Divrei Torah


If you want to know what is happening in the world, how people can be expected to behave or interpretation of current events, all one has to do is look into the Tanach. If you know where to look, you more than likely will find your answer. The prophets speak to us – not just to the people who lived 2600-3000 years ago.Since the haftara comes from the books of the prophets, this same idea applies. Therefore, let us look at this week’s Haftara and see perhaps some ideas that we can apply to our lives and to the world in general.

The haftara comes from the Book of Isaiah. Isaiah was from the royal family of Yehuda. According to the Talmud, his father and Amaziah, one of the kings of Yehuda, were brothers. Isaiah began his career as a prophet as a young man and prophesied for 86 years. As an old man, our Rabbis teach us that he was executed by his grandson, King Menashe.

The books of the prophets are not necessarily written in chronological order.  The haftara that we read today is not the first prophecy of Isaiah. That is in Chapter 6. Today’s haftara is a prophecy that Isaiah prophesied after the Northern Kingdom was exiled. The theme of the Haftara is Isaiah rebuking the people for lack of justice.

He mentions a number of stinging remarks concerning the behavior of the Jewish people. “An ox knows his owner and a donkey his master’s feeding trough, Israel does not know, my people do not understand.” Animals even in a simple state have some understanding. They recognize their owners . . . they can tell right from wrong . . . they will listen to their owners. However, the Jewish people, a very intelligent people – we have been accused of many things in our long history and stupid is not one of them - don’t recognize G-d and all that He has done for us.

If we would just pause for a moment and reflect, we would be amazed that there still is a Jewish people. How could we have survived all the attacks, pogroms, and violence against us? Is it not against all odds? Is it not against all odds that there is a State of Israel – surrounded by enemies sworn to its destruction? Yet, we often take it for granted. We often take for granted all of the abilities that we have, and we don’t give credit where credit is due – to G-d who makes all of this possible. That is one of the problems that the Prophet Isaiah speaks about and is just as relevant now as it was then.

Later in the Haftara, the Prophet Isaiah castigates the people. G-d says, “Of what use are your many sacrifices to Me? I am satisfied with the burnt offerings of rams and the fat of fattened cattle; and the blood of bulls and sheep and he-goats I do not want.”  Why did G-d reject the sacrifices? Because the people would leave the Bais Hamikdash and return to their evil ways of murder, idolatry and immorality. The service in the Bais Hamikdash had no effect upon them. It was as though they said, “I sinned. Here is my sacrifice. Now, I can continue living the life I want to live and not the life that the Torah demands from me.”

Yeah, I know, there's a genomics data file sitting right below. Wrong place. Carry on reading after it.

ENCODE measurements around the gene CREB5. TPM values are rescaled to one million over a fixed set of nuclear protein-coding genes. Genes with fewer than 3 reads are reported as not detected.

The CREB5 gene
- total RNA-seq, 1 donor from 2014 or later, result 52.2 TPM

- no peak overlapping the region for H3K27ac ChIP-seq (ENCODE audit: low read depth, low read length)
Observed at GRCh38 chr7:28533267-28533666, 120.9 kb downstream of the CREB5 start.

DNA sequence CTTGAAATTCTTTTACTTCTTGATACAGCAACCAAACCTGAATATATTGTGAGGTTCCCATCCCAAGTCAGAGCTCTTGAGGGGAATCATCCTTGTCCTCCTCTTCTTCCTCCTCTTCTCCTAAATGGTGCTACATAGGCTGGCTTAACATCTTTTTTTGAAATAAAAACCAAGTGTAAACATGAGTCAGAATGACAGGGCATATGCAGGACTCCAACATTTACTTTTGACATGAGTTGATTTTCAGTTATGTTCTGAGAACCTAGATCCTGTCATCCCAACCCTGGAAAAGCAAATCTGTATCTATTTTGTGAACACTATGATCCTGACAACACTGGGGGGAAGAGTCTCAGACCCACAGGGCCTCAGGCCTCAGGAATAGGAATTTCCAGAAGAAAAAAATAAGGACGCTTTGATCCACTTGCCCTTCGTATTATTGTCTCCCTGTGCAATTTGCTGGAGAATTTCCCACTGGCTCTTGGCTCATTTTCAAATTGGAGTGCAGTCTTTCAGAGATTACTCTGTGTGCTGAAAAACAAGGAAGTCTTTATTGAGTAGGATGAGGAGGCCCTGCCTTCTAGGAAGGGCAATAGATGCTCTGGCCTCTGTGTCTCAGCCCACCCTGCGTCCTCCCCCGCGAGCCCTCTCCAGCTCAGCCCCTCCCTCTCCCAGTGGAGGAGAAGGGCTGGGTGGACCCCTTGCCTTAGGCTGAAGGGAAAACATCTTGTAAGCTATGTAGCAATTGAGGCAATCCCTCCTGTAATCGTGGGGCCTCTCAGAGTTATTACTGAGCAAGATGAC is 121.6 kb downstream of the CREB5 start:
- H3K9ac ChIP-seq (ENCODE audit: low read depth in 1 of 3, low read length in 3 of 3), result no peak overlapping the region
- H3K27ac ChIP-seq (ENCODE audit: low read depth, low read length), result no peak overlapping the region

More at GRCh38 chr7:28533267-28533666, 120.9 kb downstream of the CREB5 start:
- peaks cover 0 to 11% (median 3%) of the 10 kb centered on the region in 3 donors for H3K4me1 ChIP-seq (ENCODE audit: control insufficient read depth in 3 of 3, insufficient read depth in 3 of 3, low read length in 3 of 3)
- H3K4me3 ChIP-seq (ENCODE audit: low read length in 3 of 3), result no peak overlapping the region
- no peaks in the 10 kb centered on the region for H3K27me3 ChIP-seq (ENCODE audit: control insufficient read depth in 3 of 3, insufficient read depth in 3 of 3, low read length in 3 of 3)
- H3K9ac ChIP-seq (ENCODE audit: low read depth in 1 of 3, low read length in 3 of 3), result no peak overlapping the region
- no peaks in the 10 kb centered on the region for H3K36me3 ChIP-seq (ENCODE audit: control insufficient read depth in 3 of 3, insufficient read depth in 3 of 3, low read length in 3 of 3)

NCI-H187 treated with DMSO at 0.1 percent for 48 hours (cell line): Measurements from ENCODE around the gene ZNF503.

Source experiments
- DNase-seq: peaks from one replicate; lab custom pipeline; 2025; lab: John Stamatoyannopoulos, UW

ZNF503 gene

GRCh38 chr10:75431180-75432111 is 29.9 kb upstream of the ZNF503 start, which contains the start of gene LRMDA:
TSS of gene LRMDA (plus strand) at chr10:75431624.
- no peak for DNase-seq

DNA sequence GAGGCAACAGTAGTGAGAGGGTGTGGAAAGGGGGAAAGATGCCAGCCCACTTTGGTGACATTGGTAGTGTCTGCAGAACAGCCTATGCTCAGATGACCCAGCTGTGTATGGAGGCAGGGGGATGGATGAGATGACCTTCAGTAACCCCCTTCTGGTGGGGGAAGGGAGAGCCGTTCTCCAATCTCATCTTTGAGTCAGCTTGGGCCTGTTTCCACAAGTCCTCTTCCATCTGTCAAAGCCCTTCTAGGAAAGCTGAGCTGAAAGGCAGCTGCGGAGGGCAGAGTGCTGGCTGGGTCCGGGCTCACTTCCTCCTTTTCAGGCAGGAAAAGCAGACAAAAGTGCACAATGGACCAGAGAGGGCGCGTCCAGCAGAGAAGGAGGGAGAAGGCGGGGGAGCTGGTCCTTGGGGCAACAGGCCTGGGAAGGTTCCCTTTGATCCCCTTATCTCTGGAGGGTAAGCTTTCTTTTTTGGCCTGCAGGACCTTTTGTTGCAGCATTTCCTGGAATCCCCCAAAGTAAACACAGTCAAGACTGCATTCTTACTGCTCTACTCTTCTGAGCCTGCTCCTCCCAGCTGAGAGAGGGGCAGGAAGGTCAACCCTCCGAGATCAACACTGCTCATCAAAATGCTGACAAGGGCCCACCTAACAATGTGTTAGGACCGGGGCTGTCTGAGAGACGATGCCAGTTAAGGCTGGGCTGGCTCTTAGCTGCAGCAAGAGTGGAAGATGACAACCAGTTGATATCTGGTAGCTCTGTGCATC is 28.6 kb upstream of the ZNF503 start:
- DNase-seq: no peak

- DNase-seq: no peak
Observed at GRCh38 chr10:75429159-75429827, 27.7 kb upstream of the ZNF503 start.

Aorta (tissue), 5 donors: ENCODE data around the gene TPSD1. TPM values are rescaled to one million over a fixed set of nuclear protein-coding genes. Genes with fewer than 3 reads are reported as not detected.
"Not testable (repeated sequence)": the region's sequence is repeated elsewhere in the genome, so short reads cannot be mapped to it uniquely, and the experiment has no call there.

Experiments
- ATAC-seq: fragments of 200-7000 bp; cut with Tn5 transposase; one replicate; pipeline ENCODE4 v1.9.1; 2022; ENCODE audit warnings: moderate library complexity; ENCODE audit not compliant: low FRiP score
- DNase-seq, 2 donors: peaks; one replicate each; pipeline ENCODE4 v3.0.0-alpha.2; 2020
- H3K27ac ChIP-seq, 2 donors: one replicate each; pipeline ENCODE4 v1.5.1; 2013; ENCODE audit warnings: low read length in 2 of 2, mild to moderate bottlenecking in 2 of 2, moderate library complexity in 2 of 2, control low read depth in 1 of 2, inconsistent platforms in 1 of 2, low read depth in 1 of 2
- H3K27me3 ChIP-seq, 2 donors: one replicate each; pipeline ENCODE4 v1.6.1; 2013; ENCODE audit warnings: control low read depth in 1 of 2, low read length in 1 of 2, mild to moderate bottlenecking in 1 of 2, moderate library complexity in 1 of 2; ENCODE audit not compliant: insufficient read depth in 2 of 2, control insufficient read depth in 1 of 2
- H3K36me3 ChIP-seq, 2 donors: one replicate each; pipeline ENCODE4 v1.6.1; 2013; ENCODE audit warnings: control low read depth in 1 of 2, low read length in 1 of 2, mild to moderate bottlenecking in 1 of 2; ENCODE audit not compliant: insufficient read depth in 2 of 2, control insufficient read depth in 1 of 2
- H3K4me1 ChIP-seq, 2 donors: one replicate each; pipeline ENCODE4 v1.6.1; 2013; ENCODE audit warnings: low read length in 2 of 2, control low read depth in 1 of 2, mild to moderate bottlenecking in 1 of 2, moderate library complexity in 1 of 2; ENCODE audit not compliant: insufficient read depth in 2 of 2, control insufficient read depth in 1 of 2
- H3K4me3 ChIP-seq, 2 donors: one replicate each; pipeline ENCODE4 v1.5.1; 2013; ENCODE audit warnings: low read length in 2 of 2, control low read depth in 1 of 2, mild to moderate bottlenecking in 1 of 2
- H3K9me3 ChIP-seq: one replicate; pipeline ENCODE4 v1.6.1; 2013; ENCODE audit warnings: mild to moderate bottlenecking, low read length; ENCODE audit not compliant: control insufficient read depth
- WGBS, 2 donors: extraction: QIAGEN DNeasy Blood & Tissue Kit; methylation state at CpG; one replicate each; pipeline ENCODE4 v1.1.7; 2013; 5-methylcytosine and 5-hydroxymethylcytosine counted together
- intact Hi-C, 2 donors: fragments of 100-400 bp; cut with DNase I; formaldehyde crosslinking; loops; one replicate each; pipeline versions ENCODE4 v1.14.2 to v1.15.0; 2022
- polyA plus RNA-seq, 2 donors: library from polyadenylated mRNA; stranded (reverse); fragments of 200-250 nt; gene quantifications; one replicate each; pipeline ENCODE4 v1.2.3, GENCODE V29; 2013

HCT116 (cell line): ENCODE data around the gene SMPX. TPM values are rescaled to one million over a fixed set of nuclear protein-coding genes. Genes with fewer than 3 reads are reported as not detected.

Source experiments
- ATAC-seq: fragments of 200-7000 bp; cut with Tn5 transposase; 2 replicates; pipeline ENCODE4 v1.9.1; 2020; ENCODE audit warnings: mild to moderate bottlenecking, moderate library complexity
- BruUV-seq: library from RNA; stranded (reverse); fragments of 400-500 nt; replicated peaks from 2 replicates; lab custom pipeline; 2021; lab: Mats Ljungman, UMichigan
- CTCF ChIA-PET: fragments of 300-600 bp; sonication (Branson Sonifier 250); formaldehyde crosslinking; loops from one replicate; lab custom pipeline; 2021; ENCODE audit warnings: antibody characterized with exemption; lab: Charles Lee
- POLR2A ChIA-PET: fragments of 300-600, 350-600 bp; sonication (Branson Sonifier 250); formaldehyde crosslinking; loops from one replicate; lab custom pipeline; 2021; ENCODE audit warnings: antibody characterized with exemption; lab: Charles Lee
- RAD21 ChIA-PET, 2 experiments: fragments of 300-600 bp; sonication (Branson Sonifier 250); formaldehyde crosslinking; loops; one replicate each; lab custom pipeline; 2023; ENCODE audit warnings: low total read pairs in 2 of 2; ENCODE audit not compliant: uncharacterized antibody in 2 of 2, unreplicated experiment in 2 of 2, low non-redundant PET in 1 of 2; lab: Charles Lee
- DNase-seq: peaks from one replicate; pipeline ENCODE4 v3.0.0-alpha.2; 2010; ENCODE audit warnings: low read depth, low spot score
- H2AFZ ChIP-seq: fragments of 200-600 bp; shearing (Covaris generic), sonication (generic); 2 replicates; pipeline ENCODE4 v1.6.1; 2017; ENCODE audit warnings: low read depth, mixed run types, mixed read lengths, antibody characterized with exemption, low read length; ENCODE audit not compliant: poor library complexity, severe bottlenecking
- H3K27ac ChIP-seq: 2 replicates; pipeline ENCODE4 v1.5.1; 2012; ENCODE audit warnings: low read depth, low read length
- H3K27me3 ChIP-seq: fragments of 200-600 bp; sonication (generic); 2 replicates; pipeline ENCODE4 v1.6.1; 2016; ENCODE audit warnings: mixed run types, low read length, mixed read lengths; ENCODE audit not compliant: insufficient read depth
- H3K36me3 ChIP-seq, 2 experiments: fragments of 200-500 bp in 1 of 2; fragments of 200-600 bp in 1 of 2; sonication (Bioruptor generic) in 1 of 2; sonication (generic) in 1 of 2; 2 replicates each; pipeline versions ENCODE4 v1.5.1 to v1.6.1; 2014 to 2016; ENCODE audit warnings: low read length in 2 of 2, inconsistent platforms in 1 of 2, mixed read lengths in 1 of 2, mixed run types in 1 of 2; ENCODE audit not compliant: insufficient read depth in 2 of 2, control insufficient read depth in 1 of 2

The prophet Isaiah was telling the people that they might have been observant – at least in matters between them and G-d -, however, they were not religious. In matters between man and man, they were not even observant. They would daven, perhaps even dress religiously, but would behave in a manner that was not worthy of their acting. They were one way in the Bais Hamikdash. But, once they left the Bais Hamikdash, they were through. Their religion was on their sleeves but not in their hearts.

The Prophet Isaiah also rebukes the people for their lack of justice. The poor are weak and defenseless. Nobody will stand up for the widow and orphan. People cheat in business. What else is new? 

The Prophet Isaiah concludes on an up note. We should not give up hope. No matter how bleak our situation looks, it will eventually turn around. The justice system will get better. The Jewish people will be redeemed. Despite everything, the situation will be corrected. It will take work, but we will become a people whom the entire world admires.